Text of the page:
The 1.5% rate increase LIPA is proposing in its 2012 budget is just a teaser at this point and will grow in magnitude before ratepayers start paying their bills next year.
For one thing, fuel cost will be greater than the utility is now projecting. Most experts are now looking at a forward market curve for natural gas that will increase the price of that commodity significantly in the short term. With the ability of LIPA to increase rates for changes in fuel costs automatically on a quarterly basis, however, the utility can wait and sock it to the customer at a later time. Thus, they have the luxury now of minimizing the effect of fuel in setting the budget for next year. The result is a smaller announced rate increase than actually will result.
Another wildcard in this is the $60 million that LIPA owes to Suffolk County. This represents the payment of arbitrage with interest on LIPA debt attributable to money borrowed to cover Suffolk County’s liability in the Shoreham over assessment settlement. When this breaks next year, LIPA will have little choice but to go back to the ratepayer.
Lastly, recent experience with storms makes it a joke that LIPA is only increasing its storm budget by $6 million. Combined with a possibility that FEMA may not reimburse LIPA for Hurricane Irene to the extent the utility estimates, this could set the stage for a full run on the customer next year in terms of rates.
LIPA has taken its lumps recently and would like to minimize negative news as much as possible until it heals. Minimizing the budget for next year along with the rate increase it calls for is not the way to do that. The utility must realistically establish its financial needs and avoid setting the customer up for a huge shock in the future.
Updated: November 10, 2011 10:18 PM
By MARK HARRINGTON NEWSDAY
The Long Island Power Authority, citing a $52 million increase in property taxes, Thursday proposed a 2012 operating budget that would hike ratepayers’ bills by 1.5 percent.
The increase would amount to an average $2.24 a month for residential customers whose electricity bills are around $150 a month.
Public hearings on the proposed $3.73 billion budget are planned for later this month, and LIPA trustees will vote on it in mid-December.
The increase comes despite an expected reduction in natural gas costs of $87 million next year compared to 2011. Fuel is the largest component of customer bills.
Other factors increasing bills: a $6 million increase in LIPA’s storm budget; a $25 million increase in renewable energy and efficiency programs; and a $24 million rise in operational expenses tied to a 3.76 percent increase in the regional consumer price index.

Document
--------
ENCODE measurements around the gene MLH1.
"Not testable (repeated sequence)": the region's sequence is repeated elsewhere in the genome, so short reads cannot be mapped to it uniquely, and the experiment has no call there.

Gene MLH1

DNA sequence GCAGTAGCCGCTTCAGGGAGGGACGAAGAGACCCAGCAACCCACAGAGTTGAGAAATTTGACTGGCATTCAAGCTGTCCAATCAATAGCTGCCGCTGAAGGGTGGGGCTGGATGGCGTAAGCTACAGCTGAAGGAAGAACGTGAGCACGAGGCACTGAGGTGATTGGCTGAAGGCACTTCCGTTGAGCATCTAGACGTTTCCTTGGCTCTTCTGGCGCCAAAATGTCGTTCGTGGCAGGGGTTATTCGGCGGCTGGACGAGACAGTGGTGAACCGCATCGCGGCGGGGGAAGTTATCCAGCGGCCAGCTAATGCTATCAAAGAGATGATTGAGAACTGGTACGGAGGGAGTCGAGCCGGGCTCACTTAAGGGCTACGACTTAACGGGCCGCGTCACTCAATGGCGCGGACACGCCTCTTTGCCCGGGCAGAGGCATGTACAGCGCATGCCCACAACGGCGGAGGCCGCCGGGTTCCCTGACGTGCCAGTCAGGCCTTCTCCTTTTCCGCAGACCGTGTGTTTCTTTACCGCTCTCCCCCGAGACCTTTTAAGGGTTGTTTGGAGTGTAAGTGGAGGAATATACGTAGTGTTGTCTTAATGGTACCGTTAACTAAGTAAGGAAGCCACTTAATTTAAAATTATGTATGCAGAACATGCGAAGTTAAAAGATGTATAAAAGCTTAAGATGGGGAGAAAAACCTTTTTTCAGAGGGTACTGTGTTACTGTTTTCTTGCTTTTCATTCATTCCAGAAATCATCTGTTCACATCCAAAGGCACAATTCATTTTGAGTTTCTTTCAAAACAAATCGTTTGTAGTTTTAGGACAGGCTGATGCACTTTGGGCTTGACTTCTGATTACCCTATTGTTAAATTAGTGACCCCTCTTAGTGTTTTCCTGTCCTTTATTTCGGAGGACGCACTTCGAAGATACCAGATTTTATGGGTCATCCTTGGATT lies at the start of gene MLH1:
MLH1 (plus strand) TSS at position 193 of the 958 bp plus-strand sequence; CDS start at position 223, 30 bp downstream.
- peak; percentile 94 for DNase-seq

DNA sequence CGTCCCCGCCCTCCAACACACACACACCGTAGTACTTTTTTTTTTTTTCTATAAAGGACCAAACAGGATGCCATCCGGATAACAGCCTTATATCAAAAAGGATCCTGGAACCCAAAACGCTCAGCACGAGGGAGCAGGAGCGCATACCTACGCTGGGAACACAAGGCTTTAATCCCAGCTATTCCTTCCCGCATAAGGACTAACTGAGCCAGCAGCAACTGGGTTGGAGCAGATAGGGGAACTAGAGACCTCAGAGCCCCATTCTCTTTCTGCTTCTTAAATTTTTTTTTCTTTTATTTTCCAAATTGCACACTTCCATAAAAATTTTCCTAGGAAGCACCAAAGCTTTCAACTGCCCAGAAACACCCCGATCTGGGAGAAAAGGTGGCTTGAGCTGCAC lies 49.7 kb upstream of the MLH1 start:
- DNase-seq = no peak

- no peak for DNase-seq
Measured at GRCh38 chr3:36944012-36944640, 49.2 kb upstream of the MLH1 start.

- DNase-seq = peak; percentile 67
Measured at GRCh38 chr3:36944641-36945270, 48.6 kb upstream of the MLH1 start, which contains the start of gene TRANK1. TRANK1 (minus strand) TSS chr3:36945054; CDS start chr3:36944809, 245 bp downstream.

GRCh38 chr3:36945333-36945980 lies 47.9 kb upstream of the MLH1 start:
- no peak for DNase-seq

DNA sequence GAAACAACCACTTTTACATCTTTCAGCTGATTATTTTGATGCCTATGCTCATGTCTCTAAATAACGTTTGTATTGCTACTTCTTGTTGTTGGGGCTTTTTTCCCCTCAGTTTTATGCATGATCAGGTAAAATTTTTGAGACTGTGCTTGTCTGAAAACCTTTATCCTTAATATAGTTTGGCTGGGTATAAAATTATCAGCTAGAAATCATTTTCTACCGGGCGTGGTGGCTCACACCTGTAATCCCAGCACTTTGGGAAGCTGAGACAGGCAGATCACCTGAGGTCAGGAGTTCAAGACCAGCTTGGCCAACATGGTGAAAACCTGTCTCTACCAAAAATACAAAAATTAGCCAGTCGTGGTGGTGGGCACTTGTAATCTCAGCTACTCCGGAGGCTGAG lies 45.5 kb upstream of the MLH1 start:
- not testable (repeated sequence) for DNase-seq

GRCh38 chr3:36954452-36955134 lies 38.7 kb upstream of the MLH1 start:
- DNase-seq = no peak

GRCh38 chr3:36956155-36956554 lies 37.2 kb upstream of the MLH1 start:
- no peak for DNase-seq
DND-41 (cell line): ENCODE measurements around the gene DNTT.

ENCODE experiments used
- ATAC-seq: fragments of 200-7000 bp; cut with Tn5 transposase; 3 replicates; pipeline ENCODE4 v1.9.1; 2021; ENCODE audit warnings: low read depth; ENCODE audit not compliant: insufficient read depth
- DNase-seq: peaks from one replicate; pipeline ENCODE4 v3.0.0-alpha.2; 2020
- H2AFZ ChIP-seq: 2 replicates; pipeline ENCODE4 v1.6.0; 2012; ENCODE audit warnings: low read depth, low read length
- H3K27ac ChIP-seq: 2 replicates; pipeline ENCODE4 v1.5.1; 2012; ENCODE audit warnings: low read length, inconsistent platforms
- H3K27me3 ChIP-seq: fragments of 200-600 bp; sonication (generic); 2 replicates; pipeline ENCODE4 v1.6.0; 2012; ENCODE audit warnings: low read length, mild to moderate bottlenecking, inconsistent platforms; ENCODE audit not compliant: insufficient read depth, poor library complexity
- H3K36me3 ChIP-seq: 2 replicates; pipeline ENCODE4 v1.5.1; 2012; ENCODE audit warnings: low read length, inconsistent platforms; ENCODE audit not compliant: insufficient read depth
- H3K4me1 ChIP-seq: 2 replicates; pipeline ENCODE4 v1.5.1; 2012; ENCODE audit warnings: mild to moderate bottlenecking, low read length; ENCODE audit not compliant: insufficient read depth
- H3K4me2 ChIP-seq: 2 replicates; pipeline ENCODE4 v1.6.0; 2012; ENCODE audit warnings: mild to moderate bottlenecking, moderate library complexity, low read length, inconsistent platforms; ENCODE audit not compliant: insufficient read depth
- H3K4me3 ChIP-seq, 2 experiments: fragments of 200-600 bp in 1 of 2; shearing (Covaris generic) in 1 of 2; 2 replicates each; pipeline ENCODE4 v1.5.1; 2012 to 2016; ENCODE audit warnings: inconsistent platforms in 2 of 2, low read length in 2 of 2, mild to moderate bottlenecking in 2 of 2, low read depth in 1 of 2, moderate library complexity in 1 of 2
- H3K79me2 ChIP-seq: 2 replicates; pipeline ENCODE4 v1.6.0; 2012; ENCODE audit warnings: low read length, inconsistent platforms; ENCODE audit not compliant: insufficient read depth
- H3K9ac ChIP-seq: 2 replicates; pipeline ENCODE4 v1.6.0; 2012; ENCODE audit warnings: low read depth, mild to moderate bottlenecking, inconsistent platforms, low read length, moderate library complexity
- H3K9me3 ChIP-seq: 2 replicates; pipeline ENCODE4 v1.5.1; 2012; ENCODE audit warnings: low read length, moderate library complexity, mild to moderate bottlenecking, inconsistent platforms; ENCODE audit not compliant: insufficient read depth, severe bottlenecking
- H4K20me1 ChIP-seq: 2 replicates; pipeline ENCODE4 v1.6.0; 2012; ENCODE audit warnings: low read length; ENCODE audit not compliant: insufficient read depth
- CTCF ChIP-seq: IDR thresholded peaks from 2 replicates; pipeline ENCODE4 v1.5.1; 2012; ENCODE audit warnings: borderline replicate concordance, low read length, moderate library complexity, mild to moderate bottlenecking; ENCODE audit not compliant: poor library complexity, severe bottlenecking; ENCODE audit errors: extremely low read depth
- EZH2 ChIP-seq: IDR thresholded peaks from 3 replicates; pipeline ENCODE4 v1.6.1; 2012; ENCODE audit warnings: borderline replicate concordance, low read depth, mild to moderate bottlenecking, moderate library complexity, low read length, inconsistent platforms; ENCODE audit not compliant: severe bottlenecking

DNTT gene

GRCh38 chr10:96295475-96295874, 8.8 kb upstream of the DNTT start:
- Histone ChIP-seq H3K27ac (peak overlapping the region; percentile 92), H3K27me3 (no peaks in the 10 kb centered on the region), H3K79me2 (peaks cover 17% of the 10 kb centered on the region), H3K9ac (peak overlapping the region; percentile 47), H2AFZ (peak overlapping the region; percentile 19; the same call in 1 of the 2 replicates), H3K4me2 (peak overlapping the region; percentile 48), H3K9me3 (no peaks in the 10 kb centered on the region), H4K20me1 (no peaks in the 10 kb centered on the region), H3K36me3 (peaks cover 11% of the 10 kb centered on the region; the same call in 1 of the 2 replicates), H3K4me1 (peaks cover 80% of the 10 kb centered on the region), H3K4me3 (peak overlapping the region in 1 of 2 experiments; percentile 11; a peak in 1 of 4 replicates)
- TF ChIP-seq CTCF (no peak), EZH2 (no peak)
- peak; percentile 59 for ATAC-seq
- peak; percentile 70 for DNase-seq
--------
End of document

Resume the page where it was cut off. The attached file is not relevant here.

LIPA also is increasing staff next year, from a currently budgeted 107 to 113 people, including staffers to more closely monitor contractor costs.
It also is spending more on consultants, including $1.8 million to study 45 different proposals for new energy sources.
LIPA is challenging tax bills on many of its properties, as well as for contractor properties, including several large National Grid power plants, and other properties it owns for substations and transmission towers. Chief operating officer Michael Hervey said there was now hundreds of tax challenges filed, but said it take years for LIPA to realize big savings from the moves.
“It’s our belief utilities are getting hit with a larger portion of these taxes,” Hervey said.
LIPA is proposing a change in the way it charges customers with multiple dwellings on a single meter, a tactic aimed at addressing those who questioned their classification under commercial rates even though they were residences. LIPA would change its rules to make those with less than three dwellings in a home residential.
The rate increase won’t take effect until March, when LIPA implements a hike in the delivery charge. January and February bills will go down slightly because LIPA is reducing the power supply portion of bills to reflect in part lower fuel costs.
This year’s budget won’t include charges related to an ongoing pension dispute with National Grid that Hervey said amounted to $525 million. The future pension costs in dispute will be resolved by year’s end, he said, and it’s still unclear if, or how much, LIPA will need to pay.